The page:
UPDATED: January 20, 2015. Added information for Virgin America and Alaska Airlines. 

When Samoa Air announced it would begin charging passengers by weight, the airline industry buzzed with reports that overweight passengers should pay more for air travel. While the debate on passenger weight certainly isn’t new, airlines have been challenged to find ways to accommodate heavier travelers while pressured to sell seats and maintain customer safety and comfort.

Airline Policies for Overweight Passengers Traveling this Summer

Safety regulations from the U.S. Federal Aviation Administration (FAA) mandate that passengers must be able to lower their armrests and sufficiently buckle and fasten their seat belts. However, the average seat width for a domestic economy flight ranges from 17 to 19 inches between the armrests. So what happens when you can’t fit in the seat? According to the U.S. Department of Transportation (DOT), airlines are not required by law to provide additional seating or an upgrade in the event additional space is required for a passenger.

There is no industry-wide policy, and each airline handles the situation differently. So, while we often get questions about passengers of size, it’s not a straightforward answer. Knowing the airlines’ policies can help you save money and avoid embarrassment while boarding. Here’s what we found by searching airline websites and calling them.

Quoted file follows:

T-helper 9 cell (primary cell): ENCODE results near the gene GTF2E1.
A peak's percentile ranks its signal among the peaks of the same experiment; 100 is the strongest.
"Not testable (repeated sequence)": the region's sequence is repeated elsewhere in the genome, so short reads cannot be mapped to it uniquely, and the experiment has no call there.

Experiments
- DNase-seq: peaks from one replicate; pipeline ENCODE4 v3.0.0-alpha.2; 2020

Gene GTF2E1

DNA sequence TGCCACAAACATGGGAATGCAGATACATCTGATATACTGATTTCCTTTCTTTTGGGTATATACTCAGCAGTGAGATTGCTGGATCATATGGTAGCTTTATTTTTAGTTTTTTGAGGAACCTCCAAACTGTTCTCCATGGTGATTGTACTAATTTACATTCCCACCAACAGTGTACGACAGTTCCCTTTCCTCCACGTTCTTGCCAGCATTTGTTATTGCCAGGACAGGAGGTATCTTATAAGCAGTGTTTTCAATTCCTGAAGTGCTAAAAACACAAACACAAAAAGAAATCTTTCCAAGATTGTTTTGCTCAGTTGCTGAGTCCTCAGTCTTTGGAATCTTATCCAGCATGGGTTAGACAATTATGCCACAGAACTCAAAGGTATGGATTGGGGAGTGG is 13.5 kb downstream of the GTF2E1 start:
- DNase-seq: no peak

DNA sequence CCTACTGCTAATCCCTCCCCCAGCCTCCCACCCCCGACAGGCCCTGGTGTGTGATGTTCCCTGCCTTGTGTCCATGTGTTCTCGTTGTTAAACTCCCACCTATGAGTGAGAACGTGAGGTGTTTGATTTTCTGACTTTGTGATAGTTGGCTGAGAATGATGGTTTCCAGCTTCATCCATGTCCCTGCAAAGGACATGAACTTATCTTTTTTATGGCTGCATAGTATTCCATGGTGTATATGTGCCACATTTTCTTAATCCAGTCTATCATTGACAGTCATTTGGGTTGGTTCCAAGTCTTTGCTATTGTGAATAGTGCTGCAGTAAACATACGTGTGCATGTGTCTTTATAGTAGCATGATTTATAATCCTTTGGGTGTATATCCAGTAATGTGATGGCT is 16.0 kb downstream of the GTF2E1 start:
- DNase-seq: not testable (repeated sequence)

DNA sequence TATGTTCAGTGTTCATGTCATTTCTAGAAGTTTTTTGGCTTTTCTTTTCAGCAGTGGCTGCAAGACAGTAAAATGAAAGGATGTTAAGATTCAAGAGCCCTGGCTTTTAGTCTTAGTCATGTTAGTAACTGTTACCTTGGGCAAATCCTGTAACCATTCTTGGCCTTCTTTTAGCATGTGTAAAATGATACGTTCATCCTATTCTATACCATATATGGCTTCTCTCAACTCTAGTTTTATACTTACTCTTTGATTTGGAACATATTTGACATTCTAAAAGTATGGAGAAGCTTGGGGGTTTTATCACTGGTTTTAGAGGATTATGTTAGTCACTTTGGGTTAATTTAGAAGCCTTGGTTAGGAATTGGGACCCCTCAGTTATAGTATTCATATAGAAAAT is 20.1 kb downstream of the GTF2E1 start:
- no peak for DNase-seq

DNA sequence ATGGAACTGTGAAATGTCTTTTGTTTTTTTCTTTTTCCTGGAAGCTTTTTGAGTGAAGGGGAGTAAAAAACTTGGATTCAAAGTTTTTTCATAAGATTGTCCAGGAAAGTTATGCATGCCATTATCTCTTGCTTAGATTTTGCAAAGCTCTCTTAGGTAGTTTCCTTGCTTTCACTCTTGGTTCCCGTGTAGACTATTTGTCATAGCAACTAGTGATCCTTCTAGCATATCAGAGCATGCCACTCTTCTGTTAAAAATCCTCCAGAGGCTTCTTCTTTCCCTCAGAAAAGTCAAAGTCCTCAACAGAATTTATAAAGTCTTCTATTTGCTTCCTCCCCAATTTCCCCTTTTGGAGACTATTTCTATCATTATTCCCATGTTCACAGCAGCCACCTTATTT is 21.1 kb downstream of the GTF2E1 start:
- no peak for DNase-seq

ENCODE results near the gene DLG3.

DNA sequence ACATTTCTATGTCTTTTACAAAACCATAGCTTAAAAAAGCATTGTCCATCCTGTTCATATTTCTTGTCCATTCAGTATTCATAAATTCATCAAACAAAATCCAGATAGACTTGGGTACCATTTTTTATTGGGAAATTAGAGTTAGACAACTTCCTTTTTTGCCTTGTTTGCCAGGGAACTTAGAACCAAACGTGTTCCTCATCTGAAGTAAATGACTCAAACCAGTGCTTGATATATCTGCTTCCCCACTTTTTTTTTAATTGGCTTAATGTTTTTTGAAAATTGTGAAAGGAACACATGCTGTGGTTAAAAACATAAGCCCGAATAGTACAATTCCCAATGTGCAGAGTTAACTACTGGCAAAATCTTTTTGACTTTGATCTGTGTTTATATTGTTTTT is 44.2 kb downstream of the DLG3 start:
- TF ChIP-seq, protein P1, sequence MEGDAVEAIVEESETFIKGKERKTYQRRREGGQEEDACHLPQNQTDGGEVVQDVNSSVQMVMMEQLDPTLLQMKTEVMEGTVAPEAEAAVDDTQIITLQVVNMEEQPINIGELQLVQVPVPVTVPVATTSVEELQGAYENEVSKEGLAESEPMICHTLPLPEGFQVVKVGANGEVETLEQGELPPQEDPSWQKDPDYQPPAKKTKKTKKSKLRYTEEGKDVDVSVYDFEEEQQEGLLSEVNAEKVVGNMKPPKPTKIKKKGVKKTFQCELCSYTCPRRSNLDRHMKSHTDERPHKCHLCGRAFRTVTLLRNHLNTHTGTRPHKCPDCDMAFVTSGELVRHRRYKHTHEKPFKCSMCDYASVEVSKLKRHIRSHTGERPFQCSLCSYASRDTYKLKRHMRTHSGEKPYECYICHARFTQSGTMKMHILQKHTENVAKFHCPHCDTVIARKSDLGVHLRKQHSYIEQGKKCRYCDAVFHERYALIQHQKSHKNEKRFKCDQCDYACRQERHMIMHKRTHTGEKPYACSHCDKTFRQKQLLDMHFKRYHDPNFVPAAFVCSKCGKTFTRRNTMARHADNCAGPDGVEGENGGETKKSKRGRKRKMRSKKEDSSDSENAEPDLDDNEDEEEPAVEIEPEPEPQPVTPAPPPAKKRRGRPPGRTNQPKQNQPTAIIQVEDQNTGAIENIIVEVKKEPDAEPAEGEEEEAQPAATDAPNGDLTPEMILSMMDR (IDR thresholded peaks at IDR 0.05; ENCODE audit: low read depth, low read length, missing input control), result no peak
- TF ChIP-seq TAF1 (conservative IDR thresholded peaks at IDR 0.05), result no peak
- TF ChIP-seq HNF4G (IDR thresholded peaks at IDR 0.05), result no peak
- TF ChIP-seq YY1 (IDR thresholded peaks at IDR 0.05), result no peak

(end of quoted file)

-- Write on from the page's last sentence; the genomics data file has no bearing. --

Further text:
Domestic Airlines

Southwest Airlines:

Passengers who cannot fit into a seat must purchase an extra seat, either online or over the phone, although they offer cheaper rates over the phone for the extra seat. Southwest also advises that a passenger of size may contact them for a refund of the cost of additional seating after travel.

Passengers of size who do not purchase an additional seat in advance have the option of purchasing just one seat and then discussing their seating needs with the Customer Service Agent at their departure gate. If it is determined that a second (or third) seat is needed, passengers will be accommodated with a complimentary additional seat(s). However, you may be bumped to another flight if no extra seating is available. Southwest Airlines’ width between armrests measures 17 inches.

Alaska Airlines:

Passengers who cannot fit comfortably in a seat with the armrests down must purchase a second seat. Those customers that choose not to purchase an additional seat cannot be guaranteed boarding. If you purchase the second seat at the time of original purchase, the second seat will be sold at the same rate. At a later date (or at the airport), the lowest ticket price available will be sold. If all legs of the flight have at least one empty seat, the second seat cost may be refunded post-travel. Alaska Airlines seat width is 17 inches.

American Airlines: